Just as soon as the impeachment inquiry into Joe Biden’s corruption was announced, the media quickly pounced on Republicans in an attempt to undermine the inquiry.
For example, a reporter insisted to Rep. Scott Perry (R-Pa.) that Americans “can’t see” evidence that merits an impeachment inquiry and asked what evidence Republicans actually have to prove they aren’t just out for “political revenge” on behalf of Donald Trump.
On Thursday, AP reporter Farnoush Amiri similarly pushed the “no evidence” narrative during a press conference with House Speaker Kevin McCarthy, who systematically destroyed the premise of her accusation by getting her to admit there actually was a lot of evidence to support opening the inquiry. As my PJM colleague Athena Thorne wrote Thursday, “The media has been going into overdrive to slap the ‘without evidence’ repudiation on the growing cloud of smog surrounding the Biden Crime Family.”
It’s true. But since when does the media care about evidence? Can they spare us phony baloney? Even if we ignore the fact that there is a multitude of damning evidence in the form of eyewitness testimony, financial records, photos, and video, the fact is, they didn’t care about evidence when they endlessly reported on the false allegations that Donald Trump colluded with Russia to steal the 2016 presidential election. In fact, The New York Times and The Washington Post both won Pulitzer Prizes for their reporting on the bogus scandal.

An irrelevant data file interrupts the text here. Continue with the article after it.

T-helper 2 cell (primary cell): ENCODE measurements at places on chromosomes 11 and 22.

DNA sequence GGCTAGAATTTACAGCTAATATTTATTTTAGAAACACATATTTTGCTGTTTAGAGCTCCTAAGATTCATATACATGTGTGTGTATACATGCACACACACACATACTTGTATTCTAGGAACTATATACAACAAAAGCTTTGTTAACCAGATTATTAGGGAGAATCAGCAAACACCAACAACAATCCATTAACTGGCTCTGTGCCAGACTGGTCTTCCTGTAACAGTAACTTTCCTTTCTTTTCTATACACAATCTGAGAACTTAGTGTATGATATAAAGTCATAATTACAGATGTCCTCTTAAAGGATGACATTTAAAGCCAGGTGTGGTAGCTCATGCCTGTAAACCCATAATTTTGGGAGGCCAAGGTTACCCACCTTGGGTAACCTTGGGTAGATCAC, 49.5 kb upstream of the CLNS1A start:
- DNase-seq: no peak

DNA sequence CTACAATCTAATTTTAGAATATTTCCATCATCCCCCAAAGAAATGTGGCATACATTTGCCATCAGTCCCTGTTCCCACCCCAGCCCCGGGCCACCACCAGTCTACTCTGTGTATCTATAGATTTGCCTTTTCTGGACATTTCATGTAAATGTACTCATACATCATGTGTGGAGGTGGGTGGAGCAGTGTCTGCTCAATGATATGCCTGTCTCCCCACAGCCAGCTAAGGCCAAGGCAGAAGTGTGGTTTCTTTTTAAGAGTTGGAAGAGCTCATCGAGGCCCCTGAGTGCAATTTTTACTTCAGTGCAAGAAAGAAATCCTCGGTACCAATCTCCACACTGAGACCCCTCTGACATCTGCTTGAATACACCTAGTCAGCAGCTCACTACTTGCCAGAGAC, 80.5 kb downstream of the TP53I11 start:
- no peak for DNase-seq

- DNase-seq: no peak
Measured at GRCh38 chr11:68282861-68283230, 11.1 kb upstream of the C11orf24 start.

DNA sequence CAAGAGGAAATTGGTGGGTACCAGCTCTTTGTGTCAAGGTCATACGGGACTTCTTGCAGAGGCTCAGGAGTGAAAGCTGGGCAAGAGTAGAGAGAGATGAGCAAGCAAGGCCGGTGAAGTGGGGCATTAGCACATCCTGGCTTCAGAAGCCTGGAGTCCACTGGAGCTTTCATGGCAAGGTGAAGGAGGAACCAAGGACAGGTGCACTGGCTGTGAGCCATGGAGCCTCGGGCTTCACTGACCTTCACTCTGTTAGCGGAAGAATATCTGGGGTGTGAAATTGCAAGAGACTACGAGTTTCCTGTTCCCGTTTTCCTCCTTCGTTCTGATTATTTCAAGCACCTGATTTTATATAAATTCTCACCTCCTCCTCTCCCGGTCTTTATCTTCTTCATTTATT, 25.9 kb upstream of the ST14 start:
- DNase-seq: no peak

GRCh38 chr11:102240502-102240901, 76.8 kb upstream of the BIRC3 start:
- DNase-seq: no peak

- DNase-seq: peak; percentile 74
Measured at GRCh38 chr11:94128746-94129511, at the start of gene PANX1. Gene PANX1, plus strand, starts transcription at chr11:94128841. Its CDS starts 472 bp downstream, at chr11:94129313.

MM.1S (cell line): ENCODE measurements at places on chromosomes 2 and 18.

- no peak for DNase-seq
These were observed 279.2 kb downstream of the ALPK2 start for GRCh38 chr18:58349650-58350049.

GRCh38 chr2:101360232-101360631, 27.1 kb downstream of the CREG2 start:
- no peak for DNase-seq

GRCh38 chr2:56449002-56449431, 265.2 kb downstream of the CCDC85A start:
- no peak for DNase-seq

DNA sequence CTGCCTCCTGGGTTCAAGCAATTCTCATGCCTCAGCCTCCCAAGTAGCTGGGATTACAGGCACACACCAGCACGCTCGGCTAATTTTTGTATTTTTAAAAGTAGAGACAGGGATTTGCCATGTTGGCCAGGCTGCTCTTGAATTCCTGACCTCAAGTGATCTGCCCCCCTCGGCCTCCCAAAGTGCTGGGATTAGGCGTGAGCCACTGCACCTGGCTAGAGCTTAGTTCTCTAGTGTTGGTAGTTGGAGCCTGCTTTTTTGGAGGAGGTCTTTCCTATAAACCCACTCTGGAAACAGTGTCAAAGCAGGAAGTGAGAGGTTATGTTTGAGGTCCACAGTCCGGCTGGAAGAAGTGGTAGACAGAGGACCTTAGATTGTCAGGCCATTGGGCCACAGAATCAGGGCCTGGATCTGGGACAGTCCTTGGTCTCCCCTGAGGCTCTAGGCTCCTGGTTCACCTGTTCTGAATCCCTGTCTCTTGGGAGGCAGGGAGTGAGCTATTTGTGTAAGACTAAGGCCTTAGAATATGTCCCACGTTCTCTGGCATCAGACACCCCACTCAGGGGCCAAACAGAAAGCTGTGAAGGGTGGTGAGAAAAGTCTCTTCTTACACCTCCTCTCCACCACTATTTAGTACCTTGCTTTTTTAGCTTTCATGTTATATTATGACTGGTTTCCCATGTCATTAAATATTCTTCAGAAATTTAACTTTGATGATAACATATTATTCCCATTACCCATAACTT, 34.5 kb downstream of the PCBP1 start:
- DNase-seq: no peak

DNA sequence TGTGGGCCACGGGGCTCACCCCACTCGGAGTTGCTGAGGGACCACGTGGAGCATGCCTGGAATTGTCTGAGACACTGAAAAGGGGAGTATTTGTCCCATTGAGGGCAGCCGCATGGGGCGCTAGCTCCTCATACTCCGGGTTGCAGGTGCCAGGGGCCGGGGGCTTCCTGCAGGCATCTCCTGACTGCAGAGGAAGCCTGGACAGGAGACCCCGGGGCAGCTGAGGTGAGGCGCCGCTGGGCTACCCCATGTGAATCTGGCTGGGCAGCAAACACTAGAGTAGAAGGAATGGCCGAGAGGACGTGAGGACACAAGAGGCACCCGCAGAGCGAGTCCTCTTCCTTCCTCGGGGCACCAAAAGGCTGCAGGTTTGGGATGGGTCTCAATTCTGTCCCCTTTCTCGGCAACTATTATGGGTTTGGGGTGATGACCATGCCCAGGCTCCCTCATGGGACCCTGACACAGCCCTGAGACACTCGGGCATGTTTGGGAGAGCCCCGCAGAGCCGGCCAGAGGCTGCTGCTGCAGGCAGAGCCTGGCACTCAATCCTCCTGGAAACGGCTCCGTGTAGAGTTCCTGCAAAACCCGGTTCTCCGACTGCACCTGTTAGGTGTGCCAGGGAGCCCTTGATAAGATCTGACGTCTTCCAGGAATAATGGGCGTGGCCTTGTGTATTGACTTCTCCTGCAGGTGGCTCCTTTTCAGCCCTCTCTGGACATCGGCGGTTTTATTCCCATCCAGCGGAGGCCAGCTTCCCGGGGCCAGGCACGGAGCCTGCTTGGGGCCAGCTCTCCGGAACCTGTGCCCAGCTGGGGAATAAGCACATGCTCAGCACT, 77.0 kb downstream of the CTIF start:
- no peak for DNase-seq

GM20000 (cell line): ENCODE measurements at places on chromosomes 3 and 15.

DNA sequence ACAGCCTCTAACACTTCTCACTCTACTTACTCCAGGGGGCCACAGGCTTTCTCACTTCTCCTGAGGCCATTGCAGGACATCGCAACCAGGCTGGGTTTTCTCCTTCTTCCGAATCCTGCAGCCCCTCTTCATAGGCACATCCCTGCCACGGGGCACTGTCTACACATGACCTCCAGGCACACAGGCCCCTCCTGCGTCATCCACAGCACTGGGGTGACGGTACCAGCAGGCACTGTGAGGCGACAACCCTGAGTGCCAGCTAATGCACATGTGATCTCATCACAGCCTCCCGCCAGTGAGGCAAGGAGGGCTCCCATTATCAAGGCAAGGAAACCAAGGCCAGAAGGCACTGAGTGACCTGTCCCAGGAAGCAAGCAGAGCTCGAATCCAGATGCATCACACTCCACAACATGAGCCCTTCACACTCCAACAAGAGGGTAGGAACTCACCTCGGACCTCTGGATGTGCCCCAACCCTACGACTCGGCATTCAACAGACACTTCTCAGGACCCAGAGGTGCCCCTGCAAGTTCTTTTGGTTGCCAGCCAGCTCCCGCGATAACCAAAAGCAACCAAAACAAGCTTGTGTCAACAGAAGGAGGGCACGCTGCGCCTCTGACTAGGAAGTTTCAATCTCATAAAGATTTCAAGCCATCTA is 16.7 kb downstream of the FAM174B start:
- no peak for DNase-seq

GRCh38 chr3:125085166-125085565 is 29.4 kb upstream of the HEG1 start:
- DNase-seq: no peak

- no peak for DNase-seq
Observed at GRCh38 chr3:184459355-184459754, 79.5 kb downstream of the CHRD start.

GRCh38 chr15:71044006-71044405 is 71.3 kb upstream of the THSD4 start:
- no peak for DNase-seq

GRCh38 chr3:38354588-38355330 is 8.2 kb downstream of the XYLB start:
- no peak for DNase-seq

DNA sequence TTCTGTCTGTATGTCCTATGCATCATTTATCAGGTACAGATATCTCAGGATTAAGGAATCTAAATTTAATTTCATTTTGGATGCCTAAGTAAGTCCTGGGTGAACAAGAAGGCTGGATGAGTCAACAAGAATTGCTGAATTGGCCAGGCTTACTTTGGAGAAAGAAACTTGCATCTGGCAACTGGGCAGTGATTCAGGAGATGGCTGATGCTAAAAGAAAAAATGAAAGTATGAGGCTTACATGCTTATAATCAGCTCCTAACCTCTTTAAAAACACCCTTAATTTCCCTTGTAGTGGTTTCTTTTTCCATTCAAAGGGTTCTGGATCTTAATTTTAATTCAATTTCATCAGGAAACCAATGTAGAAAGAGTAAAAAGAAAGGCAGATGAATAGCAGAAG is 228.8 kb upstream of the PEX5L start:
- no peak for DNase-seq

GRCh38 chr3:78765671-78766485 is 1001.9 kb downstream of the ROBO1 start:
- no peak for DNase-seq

They won this prestigious award for a fake story.
We know it is a fake story because, to this day, there has never been any evidence to prove it. We don’t just know this because the Mueller investigation couldn’t find any evidence—members of the Obama-Biden administration testified that they never had any empirical evidence of collusion. But the media reported on it as if it were true. They didn’t care about the lack of evidence.
The media has also failed to show an interest in evidence when it contradicts the narrative they want to push.
In 2020, The Atlantic published a story claiming that President Donald Trump didn’t want to visit the Aisne-Marne American Cemetery near Paris in 2018 because the troops there who died in battle were “losers” and “suckers.” The Atlantic’s editor-in-chief cared so little about verifying the story’s legitimacy that none of over a dozen witnesses with Trump that day were asked to confirm or deny it. Why not? Because they all said it never happened.
And then there’s the Hunter Biden laptop. The media went to great lengths to find reasons not to report on it, including elevating bogus claims that it was Russian disinformation. The owner of the computer repair shop in Wilmington, Del., literally had a signed receipt proving Hunter did bring the laptop in for repair, which he never came back for. Text messages, photos, and videos from the laptop made it obvious that it was legitimate, but the media wouldn’t touch it until well after the 2020 election was over.
There are countless examples like these, and as much as we’ve come to expect such ridiculous double standards from the media, that doesn’t make them any less infuriating.